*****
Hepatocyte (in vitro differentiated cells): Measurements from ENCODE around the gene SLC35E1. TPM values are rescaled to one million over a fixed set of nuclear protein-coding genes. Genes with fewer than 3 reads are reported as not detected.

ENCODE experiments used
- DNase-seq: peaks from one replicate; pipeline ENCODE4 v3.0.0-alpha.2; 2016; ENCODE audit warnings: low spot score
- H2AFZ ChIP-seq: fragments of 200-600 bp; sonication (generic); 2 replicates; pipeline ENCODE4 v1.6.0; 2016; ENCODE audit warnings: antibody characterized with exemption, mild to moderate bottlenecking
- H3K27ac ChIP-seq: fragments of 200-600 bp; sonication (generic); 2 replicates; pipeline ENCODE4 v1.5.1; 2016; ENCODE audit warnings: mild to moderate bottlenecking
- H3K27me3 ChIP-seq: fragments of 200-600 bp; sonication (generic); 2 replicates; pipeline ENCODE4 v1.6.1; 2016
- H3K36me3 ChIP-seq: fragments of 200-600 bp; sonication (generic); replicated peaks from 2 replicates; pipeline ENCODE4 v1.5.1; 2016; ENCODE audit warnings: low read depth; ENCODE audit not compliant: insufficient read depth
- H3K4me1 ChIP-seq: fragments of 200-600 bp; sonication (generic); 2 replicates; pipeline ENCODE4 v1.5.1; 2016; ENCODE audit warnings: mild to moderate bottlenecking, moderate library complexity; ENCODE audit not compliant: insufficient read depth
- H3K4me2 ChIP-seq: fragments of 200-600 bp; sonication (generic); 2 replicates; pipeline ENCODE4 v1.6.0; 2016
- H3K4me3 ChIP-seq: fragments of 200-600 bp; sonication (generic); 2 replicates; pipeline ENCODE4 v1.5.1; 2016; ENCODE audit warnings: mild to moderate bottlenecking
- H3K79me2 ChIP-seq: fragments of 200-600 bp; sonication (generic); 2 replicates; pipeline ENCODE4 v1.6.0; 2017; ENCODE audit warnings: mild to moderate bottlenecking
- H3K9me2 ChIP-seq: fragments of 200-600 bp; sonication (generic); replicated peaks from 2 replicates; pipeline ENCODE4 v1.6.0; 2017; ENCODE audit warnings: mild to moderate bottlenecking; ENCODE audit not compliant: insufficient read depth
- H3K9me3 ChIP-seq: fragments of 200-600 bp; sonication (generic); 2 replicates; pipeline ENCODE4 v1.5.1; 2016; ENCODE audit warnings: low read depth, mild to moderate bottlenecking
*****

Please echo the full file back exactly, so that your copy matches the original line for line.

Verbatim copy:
Hepatocyte (in vitro differentiated cells): Measurements from ENCODE around the gene SLC35E1. TPM values are rescaled to one million over a fixed set of nuclear protein-coding genes. Genes with fewer than 3 reads are reported as not detected.

ENCODE experiments used
- DNase-seq: peaks from one replicate; pipeline ENCODE4 v3.0.0-alpha.2; 2016; ENCODE audit warnings: low spot score
- H2AFZ ChIP-seq: fragments of 200-600 bp; sonication (generic); 2 replicates; pipeline ENCODE4 v1.6.0; 2016; ENCODE audit warnings: antibody characterized with exemption, mild to moderate bottlenecking
- H3K27ac ChIP-seq: fragments of 200-600 bp; sonication (generic); 2 replicates; pipeline ENCODE4 v1.5.1; 2016; ENCODE audit warnings: mild to moderate bottlenecking
- H3K27me3 ChIP-seq: fragments of 200-600 bp; sonication (generic); 2 replicates; pipeline ENCODE4 v1.6.1; 2016
- H3K36me3 ChIP-seq: fragments of 200-600 bp; sonication (generic); replicated peaks from 2 replicates; pipeline ENCODE4 v1.5.1; 2016; ENCODE audit warnings: low read depth; ENCODE audit not compliant: insufficient read depth
- H3K4me1 ChIP-seq: fragments of 200-600 bp; sonication (generic); 2 replicates; pipeline ENCODE4 v1.5.1; 2016; ENCODE audit warnings: mild to moderate bottlenecking, moderate library complexity; ENCODE audit not compliant: insufficient read depth
- H3K4me2 ChIP-seq: fragments of 200-600 bp; sonication (generic); 2 replicates; pipeline ENCODE4 v1.6.0; 2016
- H3K4me3 ChIP-seq: fragments of 200-600 bp; sonication (generic); 2 replicates; pipeline ENCODE4 v1.5.1; 2016; ENCODE audit warnings: mild to moderate bottlenecking
- H3K79me2 ChIP-seq: fragments of 200-600 bp; sonication (generic); 2 replicates; pipeline ENCODE4 v1.6.0; 2017; ENCODE audit warnings: mild to moderate bottlenecking
- H3K9me2 ChIP-seq: fragments of 200-600 bp; sonication (generic); replicated peaks from 2 replicates; pipeline ENCODE4 v1.6.0; 2017; ENCODE audit warnings: mild to moderate bottlenecking; ENCODE audit not compliant: insufficient read depth
- H3K9me3 ChIP-seq: fragments of 200-600 bp; sonication (generic); 2 replicates; pipeline ENCODE4 v1.5.1; 2016; ENCODE audit warnings: low read depth, mild to moderate bottlenecking